Figure 7a - Removal of the ruptured disk from the back of the neck by laminectomy. A small amount of lamina and the adjacent facet is removed using a bone biting rongeur. © T. GravesFigure 7b - The nerve root (covered by dura) is elevated off the ruptured disk. © T. GravesFigure 7c - A grasping rongeur is used to remove the ruptured disk. © T. GravesAnterior cervical discectomy and fusion. This is performed through the front of the neck. (Figures 8A-D)A small incision is made in a crease of the neck on one side or the other and directly in front of the disc to be removed. The tissues between the skin and the front of the vertebrae are dissected apart in a plane between the carotid artery and jugular vein, laterally, and the strap muscles, medially, that overly the thyroid gland beneath which is the recurrent laryngeal nerve. (Figures 8A and 8B ) The recurrent laryngeal nerve is the nerve to the vocal cordsTo fully expose the front of the disk and adjacent vertebra, a pair of muscles (longus colli) are elevated to each side and the blades of a retractor inserted into the underbelly of the muscles. This also displaces the thyroid gland medially (Figures 8C and 8D)The annulus is cut and the soft nucleus is removed. The annulus at the back of the disk is also cut as well the thicker ligament lying directly behind. This is carried out under the operating microscope or with special magnifying lenses called loupes (Figures 8E and 8F)Next, the part of the ruptured disc that lay against the nerve root is removed, taking the pressure off the nerve rootThe plates of cartilage that line the bone are removed otherwise the fusion will not occur and then the surface of the bone reshaped (Figure 8G)In order to maintain the normal height of the disk space, it is necessary to separate the two vertebrae using a bone graft. A piece of bone (bone graft) taken from the fuse together patient's iliac crest (hip bone), or more often cadaver iliac crest bone or cadaver fibular (lower leg) bone is used for the fusion. (Cadaver bone is removed from a cadaver, specially processed and sterilized.) (Figure 8H) More recently titanium and plastic prostheses have been used to maintain disk height and through which bone bridges the vertebra. The fusion between the two vertebrae takes four to twelve months to completeSome surgeons also place a titanium plate between the two vertebrae to be fused. The plate is attached to the two vertebrae using titanium screws. However, there is no evidence that inclusion of a plate is necessary. A titanium plate may be desirable if, in addition to the ruptured disk, there is instability between the two vertebrae or there is a history of smokingFigure 8a - view from in front, and B, cross-section through the neck at the C7 level, showing the dissection along the plane between the carotid artery and strap muscles overlying the thyroid gland. RLN = recurrent laryngeal nerve. © T. GravesFigure 8b - © T. GravesFigure 8c - C and D. Tissues are held apart by retractor blades inserted into the elevated longus colli muscles. Note that the thyroid gland and recurrent laryngeal nerve are displaced by the retractor against the trachea, which is made more rigid by the tube inserted for anesthesia (not shown). © T. GravesFigure 8d - © T. GravesFigure 8e - Same view as figure 6 showing a ruptured disk. © T. GravesFigure 8f - The ruptured disk has been removed from in front and a curette removes the cartilage.. © T. GravesFigure 8g - A bur is used to shape the surfaces of the bone to receive the bone. © T. GravesFigure 8h - A bone graft is inserted between the two vertebral bodies and demineralized bone matrix gel placed about the graft.. © T. Graves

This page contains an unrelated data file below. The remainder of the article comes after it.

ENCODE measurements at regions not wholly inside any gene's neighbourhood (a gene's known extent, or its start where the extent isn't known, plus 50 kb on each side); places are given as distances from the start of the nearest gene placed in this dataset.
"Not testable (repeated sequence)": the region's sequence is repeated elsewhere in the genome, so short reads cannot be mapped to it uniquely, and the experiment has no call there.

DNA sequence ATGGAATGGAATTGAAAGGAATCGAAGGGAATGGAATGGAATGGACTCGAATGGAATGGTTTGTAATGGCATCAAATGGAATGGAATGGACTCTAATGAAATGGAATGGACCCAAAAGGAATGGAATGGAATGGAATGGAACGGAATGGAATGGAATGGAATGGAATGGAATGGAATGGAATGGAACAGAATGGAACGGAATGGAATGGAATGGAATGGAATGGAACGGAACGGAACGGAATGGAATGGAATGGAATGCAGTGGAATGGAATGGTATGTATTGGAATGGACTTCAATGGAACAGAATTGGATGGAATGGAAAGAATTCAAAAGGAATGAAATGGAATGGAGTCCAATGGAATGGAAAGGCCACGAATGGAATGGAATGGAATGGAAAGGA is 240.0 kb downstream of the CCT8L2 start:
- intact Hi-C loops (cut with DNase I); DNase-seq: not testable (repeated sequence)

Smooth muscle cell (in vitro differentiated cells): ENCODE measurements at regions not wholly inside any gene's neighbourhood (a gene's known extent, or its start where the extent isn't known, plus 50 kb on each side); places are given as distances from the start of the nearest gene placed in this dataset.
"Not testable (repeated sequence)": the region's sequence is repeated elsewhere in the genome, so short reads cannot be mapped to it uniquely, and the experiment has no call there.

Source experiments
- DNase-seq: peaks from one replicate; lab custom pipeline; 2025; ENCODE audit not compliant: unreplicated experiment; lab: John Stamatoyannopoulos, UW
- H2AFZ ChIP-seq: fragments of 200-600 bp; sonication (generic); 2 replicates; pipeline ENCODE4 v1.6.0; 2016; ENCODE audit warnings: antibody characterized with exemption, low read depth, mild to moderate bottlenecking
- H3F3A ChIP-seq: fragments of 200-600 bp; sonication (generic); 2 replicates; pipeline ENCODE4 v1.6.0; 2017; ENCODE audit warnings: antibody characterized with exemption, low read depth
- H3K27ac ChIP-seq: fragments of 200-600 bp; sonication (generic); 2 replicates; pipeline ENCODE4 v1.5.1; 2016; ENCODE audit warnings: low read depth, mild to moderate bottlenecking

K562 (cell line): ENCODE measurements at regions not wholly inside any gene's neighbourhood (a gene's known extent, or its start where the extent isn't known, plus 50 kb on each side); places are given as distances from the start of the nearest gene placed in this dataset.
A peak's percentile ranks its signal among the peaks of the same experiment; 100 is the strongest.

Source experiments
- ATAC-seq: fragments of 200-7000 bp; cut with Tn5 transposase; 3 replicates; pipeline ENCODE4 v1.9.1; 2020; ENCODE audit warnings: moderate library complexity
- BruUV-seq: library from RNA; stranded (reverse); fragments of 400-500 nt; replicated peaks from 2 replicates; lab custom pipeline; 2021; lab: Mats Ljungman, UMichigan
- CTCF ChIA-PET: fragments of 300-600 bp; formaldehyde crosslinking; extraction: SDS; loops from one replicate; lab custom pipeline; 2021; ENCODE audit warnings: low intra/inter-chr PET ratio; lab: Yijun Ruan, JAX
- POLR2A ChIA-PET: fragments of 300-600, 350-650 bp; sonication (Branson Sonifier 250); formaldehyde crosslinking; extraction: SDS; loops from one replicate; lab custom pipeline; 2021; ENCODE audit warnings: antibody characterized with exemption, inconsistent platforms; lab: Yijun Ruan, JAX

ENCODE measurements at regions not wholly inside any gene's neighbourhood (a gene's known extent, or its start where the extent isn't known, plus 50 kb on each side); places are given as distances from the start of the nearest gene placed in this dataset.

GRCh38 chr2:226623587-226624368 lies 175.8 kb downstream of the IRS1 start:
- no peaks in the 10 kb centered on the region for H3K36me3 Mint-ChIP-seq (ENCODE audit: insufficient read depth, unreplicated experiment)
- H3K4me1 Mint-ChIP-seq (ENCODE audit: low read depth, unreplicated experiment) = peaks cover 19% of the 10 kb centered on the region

ComplicationsNo surgery is absolutely safe and free of complications. Some of the possible complications of cervical disk surgery are:Negative effects of anesthesia (See Anesthesia)Bleeding or hemorrhage with the possible need for blood transfusionsNerve root or spinal cord injury that could result in paralysis, loss of feeling, or loss of bowel and bladder controlInfectionTear in the covering of the nerves with leaking of cerebrospinal fluidInjury to blood vesselsVocal cord paralysis due to compression of the recurrent laryngeal nerve during anterior cervical discectomy by even a properly placed retractor (Figure 8H)Injury to the various structures in the neck such as the carotid artery, jugular vein, trachea and esophagus, etcFailure of the fusion to take place (Figure 9a and b)The possibility of unforeseen complicationsFracture of a plate (Figure 9a and b)
Figure 9a - Three level fusion with plate. Neck in flexion (neck bent forward). Note the fractured plate with ends touching.Figure 9b - Neck in extension (neck bent backward). Upper levels are fused (small arrows). At the lowest level the plate segments separate showing that there is no fusion at this level (large arrow).
Care after SurgeryMost patients are discharged from hospital on the first post-operative day. Many can be discharged the same day as surgeryElderly patients may require additional hospital stayA collar may be prescribedAny drainage from the wound should be reported to the doctorDo not expect that the removal of the ruptured disk guarantees that there will never be a neck problem in the future. A neck that has suffered a ruptured disk is evidence of a predisposition for problems. Occasional neck pain from time to time is not unusual